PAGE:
1930 Willys-Knight 70-B Sedan: The Last Knight Takes His Last Bow
Motorists’ Appreciation Day, May 2012 – Mittagong, N.S.W.
A highlight for the vintage enthusiast during the display day was the 1930 Willys-Knight 70-B sedan. A quality car for the middle price range, the 70-B series was introduced in 1929 and lasted into 1931, when Willys-Overland at last ended its fidelity to the sleeve-valve engine. A new Willys Six and Willys Eight were waiting in the wings, both with orthodox, straight-line engines with poppet valves in the usual L-head configuration.
In 1929 Willys-Overland brought out the Willys-Knight Great Six as a larger, more opulent series to challenge the luxury market in a final attempt to establish a Knight-engined car there. The company had briefly owned and directed the destiny of Stearns-Knight, that other fine make that had devoted itself to the sleeve-valve engine. Though Stearns was an old and noble luxury car maker, it had only recently modernised its line with a new double-sleeve-valved, straight-eight engine and chassis to match. A choice of attractive but conservative custom coachwork bodies was offered, but this was not enough to save the ailing company from collapsing at the first hint of the Great Depression.
Now the Willys-Knight Great Six line carried the sleeve-valve torch, supported by the lesser 70-B series. A Great Six sedan was priced at $1,795 in 1930, with the lesser 70-B sedan priced at $1,195.
While the Great Six was somewhat more flamboyant, the overall design of the 70-B is conservative but contemporary for 1930. Flowing fenders, a squareish grille and bonnet; moulded swaging areas around the windows; and a generally upright sedan style alloyed by just enough curvature at the edges were the keynotes.
John Hicks is a member of the Willys club and proud owner of the red and black 1930 Willys-Knight 70-B sedan. He is lucky to have come into possession of a vintage car in such fine basic condition. The interior has been mostly just cleaned, and the exterior paint merely buffed and polished.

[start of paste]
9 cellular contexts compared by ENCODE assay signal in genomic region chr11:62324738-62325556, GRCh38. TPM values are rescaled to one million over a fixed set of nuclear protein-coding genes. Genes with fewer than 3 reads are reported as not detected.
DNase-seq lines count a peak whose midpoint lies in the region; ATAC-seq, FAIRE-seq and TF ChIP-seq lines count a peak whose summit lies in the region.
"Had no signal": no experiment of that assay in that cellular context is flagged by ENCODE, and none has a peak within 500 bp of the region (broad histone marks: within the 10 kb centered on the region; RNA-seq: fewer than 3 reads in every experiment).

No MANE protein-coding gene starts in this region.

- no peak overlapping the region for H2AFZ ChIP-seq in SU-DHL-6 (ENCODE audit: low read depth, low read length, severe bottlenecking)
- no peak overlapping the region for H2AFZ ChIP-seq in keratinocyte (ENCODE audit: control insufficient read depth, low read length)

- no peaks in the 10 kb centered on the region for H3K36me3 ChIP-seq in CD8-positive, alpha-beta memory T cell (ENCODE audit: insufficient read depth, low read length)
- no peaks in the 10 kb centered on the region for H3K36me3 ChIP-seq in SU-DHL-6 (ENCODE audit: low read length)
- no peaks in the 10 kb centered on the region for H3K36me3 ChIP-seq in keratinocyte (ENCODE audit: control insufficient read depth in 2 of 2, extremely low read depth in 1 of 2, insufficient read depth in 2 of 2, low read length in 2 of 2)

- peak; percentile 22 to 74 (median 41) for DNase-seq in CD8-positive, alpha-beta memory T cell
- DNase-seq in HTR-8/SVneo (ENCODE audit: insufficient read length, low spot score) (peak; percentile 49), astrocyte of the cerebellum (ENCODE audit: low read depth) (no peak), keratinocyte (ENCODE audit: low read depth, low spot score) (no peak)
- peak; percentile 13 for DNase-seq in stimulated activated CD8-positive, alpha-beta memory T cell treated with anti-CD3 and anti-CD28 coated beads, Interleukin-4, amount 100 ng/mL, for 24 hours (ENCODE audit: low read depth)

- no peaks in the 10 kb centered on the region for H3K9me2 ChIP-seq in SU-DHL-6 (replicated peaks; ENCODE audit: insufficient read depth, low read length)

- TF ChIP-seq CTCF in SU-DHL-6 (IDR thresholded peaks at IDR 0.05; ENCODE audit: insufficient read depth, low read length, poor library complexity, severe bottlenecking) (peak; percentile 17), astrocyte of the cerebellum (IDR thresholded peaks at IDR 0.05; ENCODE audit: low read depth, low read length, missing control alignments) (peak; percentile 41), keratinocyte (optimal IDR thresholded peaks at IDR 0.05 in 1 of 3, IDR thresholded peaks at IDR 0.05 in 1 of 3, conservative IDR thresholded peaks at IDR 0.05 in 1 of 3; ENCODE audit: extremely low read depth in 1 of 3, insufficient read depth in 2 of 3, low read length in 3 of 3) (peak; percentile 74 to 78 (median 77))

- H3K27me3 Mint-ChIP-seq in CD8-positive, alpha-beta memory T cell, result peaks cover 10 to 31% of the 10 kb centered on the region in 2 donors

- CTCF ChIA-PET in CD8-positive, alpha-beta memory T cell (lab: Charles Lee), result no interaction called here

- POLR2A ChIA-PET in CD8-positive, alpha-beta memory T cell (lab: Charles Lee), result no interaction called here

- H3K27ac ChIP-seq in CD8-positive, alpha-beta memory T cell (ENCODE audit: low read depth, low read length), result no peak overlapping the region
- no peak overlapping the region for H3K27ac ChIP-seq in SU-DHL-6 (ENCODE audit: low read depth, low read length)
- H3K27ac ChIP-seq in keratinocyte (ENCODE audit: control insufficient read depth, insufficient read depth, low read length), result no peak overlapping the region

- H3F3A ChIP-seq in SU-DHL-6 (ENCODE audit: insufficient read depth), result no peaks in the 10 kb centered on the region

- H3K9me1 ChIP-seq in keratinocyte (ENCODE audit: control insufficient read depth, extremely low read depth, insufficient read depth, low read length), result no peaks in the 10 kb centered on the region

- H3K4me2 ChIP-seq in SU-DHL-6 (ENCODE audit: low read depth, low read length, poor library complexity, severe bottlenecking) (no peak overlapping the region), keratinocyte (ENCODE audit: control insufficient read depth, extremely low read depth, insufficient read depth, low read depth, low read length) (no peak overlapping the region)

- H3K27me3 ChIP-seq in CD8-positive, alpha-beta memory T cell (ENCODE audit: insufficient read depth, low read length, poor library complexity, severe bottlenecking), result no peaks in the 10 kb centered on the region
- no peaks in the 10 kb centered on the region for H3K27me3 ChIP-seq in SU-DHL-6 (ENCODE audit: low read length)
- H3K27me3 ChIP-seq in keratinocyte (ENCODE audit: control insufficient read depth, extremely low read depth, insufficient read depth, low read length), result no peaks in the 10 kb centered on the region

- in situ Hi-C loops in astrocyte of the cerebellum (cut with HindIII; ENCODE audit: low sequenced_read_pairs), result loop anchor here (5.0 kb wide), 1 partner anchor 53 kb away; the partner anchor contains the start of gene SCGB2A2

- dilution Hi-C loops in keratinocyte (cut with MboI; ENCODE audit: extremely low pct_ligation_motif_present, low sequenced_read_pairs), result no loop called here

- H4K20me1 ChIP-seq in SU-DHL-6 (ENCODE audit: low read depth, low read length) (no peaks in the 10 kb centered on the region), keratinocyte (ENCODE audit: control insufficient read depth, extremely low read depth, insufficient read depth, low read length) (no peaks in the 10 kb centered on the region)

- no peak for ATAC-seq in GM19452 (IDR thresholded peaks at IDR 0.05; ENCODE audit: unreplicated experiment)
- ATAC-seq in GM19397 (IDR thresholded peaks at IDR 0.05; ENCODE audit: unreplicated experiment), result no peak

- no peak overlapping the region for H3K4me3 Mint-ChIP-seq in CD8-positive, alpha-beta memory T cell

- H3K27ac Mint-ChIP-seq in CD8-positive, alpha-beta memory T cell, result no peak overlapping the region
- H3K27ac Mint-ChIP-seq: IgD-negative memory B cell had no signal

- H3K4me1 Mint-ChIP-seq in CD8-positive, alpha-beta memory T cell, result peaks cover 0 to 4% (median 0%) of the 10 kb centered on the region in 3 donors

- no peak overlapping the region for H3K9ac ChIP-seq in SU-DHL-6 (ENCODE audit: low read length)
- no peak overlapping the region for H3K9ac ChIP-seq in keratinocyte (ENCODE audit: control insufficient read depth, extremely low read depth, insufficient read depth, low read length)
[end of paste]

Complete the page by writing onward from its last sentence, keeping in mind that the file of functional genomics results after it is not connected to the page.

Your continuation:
The interior was in excellent condition for its age and obvious use. A mohair cloth covered the seats and door trims of the interior. It is bare in some small patches today, with some minor fading of the green colour but is mostly almost as new.
The interior’s dashboard and window reveals are of metal, artfully painted with woodgraining, as per the usual practice for the time. This is perhaps the sole area really requiring attention, as the pigments have faded over time. A new rendition of the woodgraining would be a simple procedure and would yield an impressive result.
The sedan is temporarily equipped with a 1932 carburettor, but is equipped with an original air cleaner. The carburettor is fed through a vacuum tank mounted on the dashboard.
The simple external appearance of the sleeve-valve six belies the complexity within. Each piston is surrounded with two cylindrical sleeves, each with a port opening, serving as either an intake or exhaust port. A complicated timing arrangement assured that each sleeve valve is at the right position at the right time. The operation of the Knight patented double-sleeve valve is described more fully in an earlier article (‘1923 Willys-Knight Tourer: Last American Knight’) at Vintage Car Heritage.
Willys-Overland knew the value of good, clean oil to a sleeve-valve engine, as indeed to any other type of engine. An Oil Rectifier that was an oil cleaner was a standard feature. Utilising engine heat from the exhaust manifold, the heat volatilises any unburnt fuel that may have found its way into the oil, as such fuel may wash away the lubricating oil from the sleeve and piston surfaces in each cylinder assembly. Hot gases from the exhaust manifold are piped through and past the Rectifier, then up and over the engine to join the intake manifold, similarly helping to volatilise the fuel/air mixture.
John’s grandfather bought the car from the original owner in 1960. Thirty years of registration papers and documentation came with the car. The original owner added on blinkers over the years, and a period tyre pressure gauge and a spark plug checker are attached with custom mountings to the dashboard, a personal flourish of the former owner.
The small trunk fitted to the sedan was available to Hick’s grandfather. A larger one will be sought for. Tie-on knobs aplenty were fitted and many chrome rub strips protect the bodywork from damage by a shifting trunk.
The sedan is usable as is, and the minimal remaining work means that John Hicks has the luxury of restoration on the go, if and when he chooses, without the car requiring to be taken off the road. We should all be so lucky.